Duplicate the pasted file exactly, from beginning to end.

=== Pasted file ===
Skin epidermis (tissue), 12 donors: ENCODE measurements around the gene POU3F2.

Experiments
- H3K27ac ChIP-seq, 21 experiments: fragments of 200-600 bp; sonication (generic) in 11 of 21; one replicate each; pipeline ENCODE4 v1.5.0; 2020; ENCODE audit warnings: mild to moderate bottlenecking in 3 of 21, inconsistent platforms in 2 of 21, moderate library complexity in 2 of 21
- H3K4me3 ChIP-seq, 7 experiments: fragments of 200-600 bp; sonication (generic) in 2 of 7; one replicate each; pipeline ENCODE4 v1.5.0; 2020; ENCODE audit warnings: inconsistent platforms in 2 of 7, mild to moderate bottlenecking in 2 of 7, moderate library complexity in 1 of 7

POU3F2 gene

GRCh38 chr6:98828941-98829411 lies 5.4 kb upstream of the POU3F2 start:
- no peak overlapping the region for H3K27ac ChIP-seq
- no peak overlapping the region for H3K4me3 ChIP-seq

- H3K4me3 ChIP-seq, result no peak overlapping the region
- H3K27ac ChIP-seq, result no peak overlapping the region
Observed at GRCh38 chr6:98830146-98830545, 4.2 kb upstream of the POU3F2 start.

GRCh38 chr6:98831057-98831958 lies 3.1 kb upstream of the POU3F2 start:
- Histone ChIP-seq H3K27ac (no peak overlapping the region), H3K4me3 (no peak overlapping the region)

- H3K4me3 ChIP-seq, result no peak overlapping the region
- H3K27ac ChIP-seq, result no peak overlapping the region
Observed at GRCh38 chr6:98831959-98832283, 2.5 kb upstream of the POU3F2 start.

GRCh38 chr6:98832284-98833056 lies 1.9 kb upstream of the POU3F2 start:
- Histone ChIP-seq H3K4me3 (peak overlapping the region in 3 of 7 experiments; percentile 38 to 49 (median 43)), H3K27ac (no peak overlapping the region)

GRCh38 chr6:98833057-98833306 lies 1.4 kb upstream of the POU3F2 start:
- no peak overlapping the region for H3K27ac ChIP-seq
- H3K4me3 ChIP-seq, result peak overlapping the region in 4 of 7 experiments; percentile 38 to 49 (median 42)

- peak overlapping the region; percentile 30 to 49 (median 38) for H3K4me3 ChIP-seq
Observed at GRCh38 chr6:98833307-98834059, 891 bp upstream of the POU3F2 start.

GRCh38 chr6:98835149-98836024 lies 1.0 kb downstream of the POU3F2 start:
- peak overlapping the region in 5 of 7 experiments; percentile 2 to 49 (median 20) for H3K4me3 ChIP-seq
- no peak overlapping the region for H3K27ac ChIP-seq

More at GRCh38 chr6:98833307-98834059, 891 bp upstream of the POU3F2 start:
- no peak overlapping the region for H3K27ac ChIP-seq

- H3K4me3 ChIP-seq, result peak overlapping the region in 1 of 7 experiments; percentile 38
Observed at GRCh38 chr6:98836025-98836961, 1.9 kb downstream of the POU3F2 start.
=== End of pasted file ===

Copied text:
Skin epidermis (tissue), 12 donors: ENCODE measurements around the gene POU3F2.

Experiments
- H3K27ac ChIP-seq, 21 experiments: fragments of 200-600 bp; sonication (generic) in 11 of 21; one replicate each; pipeline ENCODE4 v1.5.0; 2020; ENCODE audit warnings: mild to moderate bottlenecking in 3 of 21, inconsistent platforms in 2 of 21, moderate library complexity in 2 of 21
- H3K4me3 ChIP-seq, 7 experiments: fragments of 200-600 bp; sonication (generic) in 2 of 7; one replicate each; pipeline ENCODE4 v1.5.0; 2020; ENCODE audit warnings: inconsistent platforms in 2 of 7, mild to moderate bottlenecking in 2 of 7, moderate library complexity in 1 of 7

POU3F2 gene

GRCh38 chr6:98828941-98829411 lies 5.4 kb upstream of the POU3F2 start:
- no peak overlapping the region for H3K27ac ChIP-seq
- no peak overlapping the region for H3K4me3 ChIP-seq

- H3K4me3 ChIP-seq, result no peak overlapping the region
- H3K27ac ChIP-seq, result no peak overlapping the region
Observed at GRCh38 chr6:98830146-98830545, 4.2 kb upstream of the POU3F2 start.

GRCh38 chr6:98831057-98831958 lies 3.1 kb upstream of the POU3F2 start:
- Histone ChIP-seq H3K27ac (no peak overlapping the region), H3K4me3 (no peak overlapping the region)

- H3K4me3 ChIP-seq, result no peak overlapping the region
- H3K27ac ChIP-seq, result no peak overlapping the region
Observed at GRCh38 chr6:98831959-98832283, 2.5 kb upstream of the POU3F2 start.

GRCh38 chr6:98832284-98833056 lies 1.9 kb upstream of the POU3F2 start:
- Histone ChIP-seq H3K4me3 (peak overlapping the region in 3 of 7 experiments; percentile 38 to 49 (median 43)), H3K27ac (no peak overlapping the region)

GRCh38 chr6:98833057-98833306 lies 1.4 kb upstream of the POU3F2 start:
- no peak overlapping the region for H3K27ac ChIP-seq
- H3K4me3 ChIP-seq, result peak overlapping the region in 4 of 7 experiments; percentile 38 to 49 (median 42)

- peak overlapping the region; percentile 30 to 49 (median 38) for H3K4me3 ChIP-seq
Observed at GRCh38 chr6:98833307-98834059, 891 bp upstream of the POU3F2 start.

GRCh38 chr6:98835149-98836024 lies 1.0 kb downstream of the POU3F2 start:
- peak overlapping the region in 5 of 7 experiments; percentile 2 to 49 (median 20) for H3K4me3 ChIP-seq
- no peak overlapping the region for H3K27ac ChIP-seq

More at GRCh38 chr6:98833307-98834059, 891 bp upstream of the POU3F2 start:
- no peak overlapping the region for H3K27ac ChIP-seq

- H3K4me3 ChIP-seq, result peak overlapping the region in 1 of 7 experiments; percentile 38
Observed at GRCh38 chr6:98836025-98836961, 1.9 kb downstream of the POU3F2 start.